JE1234 Fri 11-Dec-15 14:50:57

My DSS lives with us full time and his M is not on the scene. My experience has been to work towards both parenting both sets of DCs equally. At the start we agreed boundaries and shared rules and each enforced initially with our own, then moved to low level discipline with all of them and now we are 50/50. It hasn't caused any resentment, consistency is the most important thing. You and DP need to have the same rules and expectations and then the rest will fall into place.

EssexInnit Fri 11-Dec-15 16:35:02

How old are his and your DC? What genders? I have a dsd who lives with us full time as her Mum passed away when she was 6. I have two DC - DD 11 (same age as DSD) and DS 9.

We've only all been living together since August so it's still early stages, but the equal rules thing is key I think. As is deciding on compromises that you're all happy with as you try and blend your different family's ways of doing things.

I'm still working out what my exact role is with DSD! I do also think that bereaved children (obviously I only know my DSD) might have extra needs when it comes to having a Stepmum.

WeeTinyMe Fri 11-Dec-15 16:45:18

Thank you for your replies. The kids' mum passed away 4 years ago but her and my bf had already divorced. The children are 11 and 12.
It seems that maybe a talk between me and my bf about each of our expectations would be helpful.
Then possibly a talk with all 4 DCs... my youngest is only 4 so will probably take it in his stride but my eldest is 11 and she is very close to me. Im guessing that any problems may come from my own DD...

Homemadearmy Sun 13-Dec-15 02:13:17

Do you spend a lot of time together now? And how do the children get on? How is he with your children? Do you parent the same way?

These are the things to think about before you move into together. You all really need to be on the same page, and be prepared to compromise.

Tink06 Sun 13-Dec-15 02:26:57

Some really good advise here. Its essential you decide things from the start and he backs you up. I think its easy for blokes to feel a tad guilty and let the kids get away with things.
Mine is slightly different as we were already living together with my dd (no contact with biological Dad) when they moved in.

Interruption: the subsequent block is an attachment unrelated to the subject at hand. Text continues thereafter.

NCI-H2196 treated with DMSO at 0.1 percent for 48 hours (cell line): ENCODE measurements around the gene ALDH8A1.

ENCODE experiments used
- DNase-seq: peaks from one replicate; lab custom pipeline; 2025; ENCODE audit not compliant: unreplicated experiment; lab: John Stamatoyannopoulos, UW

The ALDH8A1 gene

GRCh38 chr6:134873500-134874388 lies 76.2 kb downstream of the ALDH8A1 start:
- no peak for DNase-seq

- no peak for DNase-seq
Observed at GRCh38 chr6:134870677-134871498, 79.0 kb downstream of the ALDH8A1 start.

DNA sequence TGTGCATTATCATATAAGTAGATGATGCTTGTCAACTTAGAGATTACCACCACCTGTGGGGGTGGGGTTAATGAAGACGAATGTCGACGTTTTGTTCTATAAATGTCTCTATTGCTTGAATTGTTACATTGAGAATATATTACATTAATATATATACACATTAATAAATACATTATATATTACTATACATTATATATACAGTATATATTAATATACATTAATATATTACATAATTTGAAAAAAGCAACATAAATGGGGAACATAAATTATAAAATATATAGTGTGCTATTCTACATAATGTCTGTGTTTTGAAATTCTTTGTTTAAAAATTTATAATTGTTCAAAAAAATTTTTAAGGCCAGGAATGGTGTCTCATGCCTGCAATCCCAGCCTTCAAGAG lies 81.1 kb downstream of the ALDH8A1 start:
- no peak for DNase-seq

I tried very hard to treat them the same but at the same time make sure your own dc don't miss out (they have to suddenly share their mum). Equally with Dad and his kids.
If your children see their own Dad that could prove a minefield as they may get jealous about what you do as a family when they arent there (have to be careful of this even now when step kids are with their mum).
The main thing is work together and back each other up - talk through the differences in private and keep up the United front to the kids.
Good luck - not easy but worth it.

WeeTinyMe Sun 13-Dec-15 22:49:58

Thank you so much for the responses.
We do spend a lot of time together just now. As my BFs children do not have their mum in their life anymore they are very close and clingy with me (lots of hugs, fighting to sit next to me etc), my eldest finds this a bit difficult and does get jealous.
My BF and I are very clear about all children being treated the same but my eldest has privately said she would like it if I treated her just that bit better than BFs children. I know I will have to tread carefully with her.
I have a lot to think about, thank you.

PrimeDirective Sun 13-Dec-15 23:12:36

I think that you will become a family of 4 children and 2 parents.
There should be no inequality at all in expectations, behaviour and discipline.
The relationships will vary a little but one child should never be more important or treated more favourably than another due to their biological parent.
You have to work together as a family and make sure that everyone has their say but you and your bf are in charge.

purpledasies Mon 14-Dec-15 08:40:54

You need equality in how you treat them all, in house rules and expectations.

But you need to do that from a basis of feeling quite differently about your own DC and your DSC. You won't have an equal love for them at first, and possibly not ever. I think it's OK to reassure your DD that she's your very special first born child who's always look loved uniquely. But that you'll need to treat the others fairly and kindly too.

Personally I found the times when my own DC were not with us - at their dad's, was really useful to bond with the DSC without having to worry constantly about whether my DD we would get jealous about it. Over time she developed good relationships with the DSC and can now laugh at some of the things she said 5 years back when she was first getting to know the DSC and was very jealous.